Anne Desmet: Time is of the essence

Published 13 October 2015

Anne Desmet RA is known for her prints and collages exploring space and time. But in her new show she combines these with objects in unusual and playful ways.

  • From the Autumn 2015 issue of RA Magazine, issued quarterly to Friends of the RA.

    One might not expect an exhibition of prints to include works made from antique timepieces. But Anne Desmet RA’s new London solo show, Time Sequences, includes a work made using an antique mantel clock sourced from a friend’s former horological repair business. On the face is a collaged scene of Roman ruins, with a popup tableau of arches and palm trees inside. And another series of collages, Constructed Space, is framed behind convex discs of clock glass.

    Besides being a master printmaker, Desmet is also a magpie – a hoarder of roof slates, seashells and pebbles on which she mounts the miniature cut-outs she makes from recycled fragments of old prints. Recently she has been collecting small ceramic bowls into which she collages printed images, playing games with perspective. In the roundel Palmyra, Approaching Storm (2015) the ceramic glazes add atmosphere, appearing like heavy clouds hanging over the columns.

  • In her collages, Desmet courts serendipity; in her prints, she is more deliberate. Her command of different print techniques is mind-boggling: her Brooklyn Bridge series (shortlisted in the New Light Prize 2015) combines wood engraving, linocut and stencil to convey effects of weather on this familiar landmark, as seen in Snow Light and Blizzard (both 2015). Intricacy of scale is part of her magic: glimpses of architecture in the wood-engraving Skylines (London), from 2013, look like thumbprints pressed onto the paper.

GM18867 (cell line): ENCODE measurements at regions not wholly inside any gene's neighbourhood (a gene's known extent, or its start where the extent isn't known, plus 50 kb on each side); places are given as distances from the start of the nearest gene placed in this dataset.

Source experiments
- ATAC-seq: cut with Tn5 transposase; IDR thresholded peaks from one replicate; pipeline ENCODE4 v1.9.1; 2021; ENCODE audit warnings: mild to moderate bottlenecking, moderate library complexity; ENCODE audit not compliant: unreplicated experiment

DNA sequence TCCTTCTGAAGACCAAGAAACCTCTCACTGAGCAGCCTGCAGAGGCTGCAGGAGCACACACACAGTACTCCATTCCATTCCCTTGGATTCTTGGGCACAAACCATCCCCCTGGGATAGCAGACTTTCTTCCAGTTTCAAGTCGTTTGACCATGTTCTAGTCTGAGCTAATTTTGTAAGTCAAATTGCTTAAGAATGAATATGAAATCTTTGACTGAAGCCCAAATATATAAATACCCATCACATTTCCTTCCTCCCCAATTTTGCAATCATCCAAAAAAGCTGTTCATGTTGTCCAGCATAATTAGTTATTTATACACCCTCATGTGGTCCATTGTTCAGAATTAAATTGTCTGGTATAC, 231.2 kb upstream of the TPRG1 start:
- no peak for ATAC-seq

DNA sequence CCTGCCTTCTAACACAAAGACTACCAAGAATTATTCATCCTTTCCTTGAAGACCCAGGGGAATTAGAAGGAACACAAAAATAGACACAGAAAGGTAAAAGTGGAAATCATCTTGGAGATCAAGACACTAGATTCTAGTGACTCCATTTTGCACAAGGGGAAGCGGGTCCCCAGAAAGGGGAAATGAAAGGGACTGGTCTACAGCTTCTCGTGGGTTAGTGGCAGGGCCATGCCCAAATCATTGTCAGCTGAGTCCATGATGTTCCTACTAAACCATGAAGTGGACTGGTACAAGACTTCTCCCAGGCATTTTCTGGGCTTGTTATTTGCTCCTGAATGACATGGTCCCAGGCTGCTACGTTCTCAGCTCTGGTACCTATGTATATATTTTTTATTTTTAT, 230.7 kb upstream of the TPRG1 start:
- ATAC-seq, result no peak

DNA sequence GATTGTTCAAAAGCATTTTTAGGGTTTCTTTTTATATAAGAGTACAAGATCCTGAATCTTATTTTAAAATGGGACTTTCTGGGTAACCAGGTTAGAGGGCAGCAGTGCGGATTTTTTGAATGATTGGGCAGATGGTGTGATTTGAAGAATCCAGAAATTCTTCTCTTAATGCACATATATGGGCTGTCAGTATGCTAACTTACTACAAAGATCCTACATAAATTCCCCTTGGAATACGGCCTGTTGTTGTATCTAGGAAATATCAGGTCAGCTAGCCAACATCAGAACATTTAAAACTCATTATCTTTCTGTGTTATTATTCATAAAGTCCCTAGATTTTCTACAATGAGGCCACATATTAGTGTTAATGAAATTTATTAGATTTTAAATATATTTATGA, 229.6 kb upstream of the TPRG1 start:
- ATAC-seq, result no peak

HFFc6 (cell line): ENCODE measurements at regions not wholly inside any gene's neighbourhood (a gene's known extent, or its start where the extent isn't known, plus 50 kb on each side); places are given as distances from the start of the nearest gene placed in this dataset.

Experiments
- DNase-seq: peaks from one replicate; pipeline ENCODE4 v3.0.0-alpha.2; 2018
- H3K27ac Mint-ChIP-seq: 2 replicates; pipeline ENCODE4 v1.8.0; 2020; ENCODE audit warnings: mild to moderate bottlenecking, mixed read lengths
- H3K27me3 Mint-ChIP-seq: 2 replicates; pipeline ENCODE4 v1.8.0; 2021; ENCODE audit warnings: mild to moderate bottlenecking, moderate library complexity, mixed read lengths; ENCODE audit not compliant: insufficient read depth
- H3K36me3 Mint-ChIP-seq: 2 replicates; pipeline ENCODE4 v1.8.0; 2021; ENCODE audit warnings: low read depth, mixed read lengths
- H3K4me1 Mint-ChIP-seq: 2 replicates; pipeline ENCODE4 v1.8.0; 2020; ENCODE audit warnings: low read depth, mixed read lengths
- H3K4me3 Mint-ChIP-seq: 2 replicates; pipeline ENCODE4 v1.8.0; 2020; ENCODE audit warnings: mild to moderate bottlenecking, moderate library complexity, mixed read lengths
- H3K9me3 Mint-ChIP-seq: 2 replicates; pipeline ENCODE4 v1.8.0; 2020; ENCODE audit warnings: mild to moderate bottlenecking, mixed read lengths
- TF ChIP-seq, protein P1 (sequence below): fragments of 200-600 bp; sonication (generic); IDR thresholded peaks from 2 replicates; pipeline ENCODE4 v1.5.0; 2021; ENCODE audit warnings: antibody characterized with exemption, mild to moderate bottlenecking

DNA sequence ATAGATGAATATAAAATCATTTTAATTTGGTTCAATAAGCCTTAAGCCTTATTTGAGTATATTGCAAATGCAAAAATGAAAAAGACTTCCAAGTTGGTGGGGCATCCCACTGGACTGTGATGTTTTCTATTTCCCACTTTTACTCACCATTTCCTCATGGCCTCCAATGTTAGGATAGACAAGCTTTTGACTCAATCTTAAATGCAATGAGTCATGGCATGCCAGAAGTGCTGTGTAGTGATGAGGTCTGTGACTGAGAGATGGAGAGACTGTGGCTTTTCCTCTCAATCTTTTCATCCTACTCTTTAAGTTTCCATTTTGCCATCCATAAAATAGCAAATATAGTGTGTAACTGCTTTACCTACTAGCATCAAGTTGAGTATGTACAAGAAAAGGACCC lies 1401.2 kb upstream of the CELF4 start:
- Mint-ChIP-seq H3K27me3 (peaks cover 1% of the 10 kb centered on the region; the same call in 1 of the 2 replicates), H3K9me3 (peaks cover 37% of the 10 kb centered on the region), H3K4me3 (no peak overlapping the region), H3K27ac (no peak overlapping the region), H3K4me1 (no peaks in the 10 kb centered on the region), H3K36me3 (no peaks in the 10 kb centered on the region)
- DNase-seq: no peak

Time has always played a central role in Desmet’s art. As a student on a Rome Scholarship in 1989 she became fascinated by the compressed layering of the city’s history, with Roman catacombs below ground and Baroque domes above, and her own architectural capriccios traverse time and space. In the clock face collage Moonlit Afternoon (2015), the colonnade of the dome of St Paul’s Cathedral insinuates itself among the Roman ruins. The bright blue sky in the background was printed from a piece of reclaimed lino, the indentation of a chair leg supplying the white disc of the moon – another piece of satisfying serendipity, and a mark of the passage of time.

  • Anne Desmet, Palmyra: Approaching Storm

    Anne Desmet, Palmyra: Approaching Storm, 2015.

    Wood engravings on paper collaged onto glazed ceramic bowl. 12cm (diameter) x 4.5cm (depth). © Anne Desmet.

  • Anne Desmet RA: Time Sequences, Long & Ryle, London, 15 October – 11 December

    Laura Gascoigne is a freelance art critic who writes for the Tablet and the Spectator.


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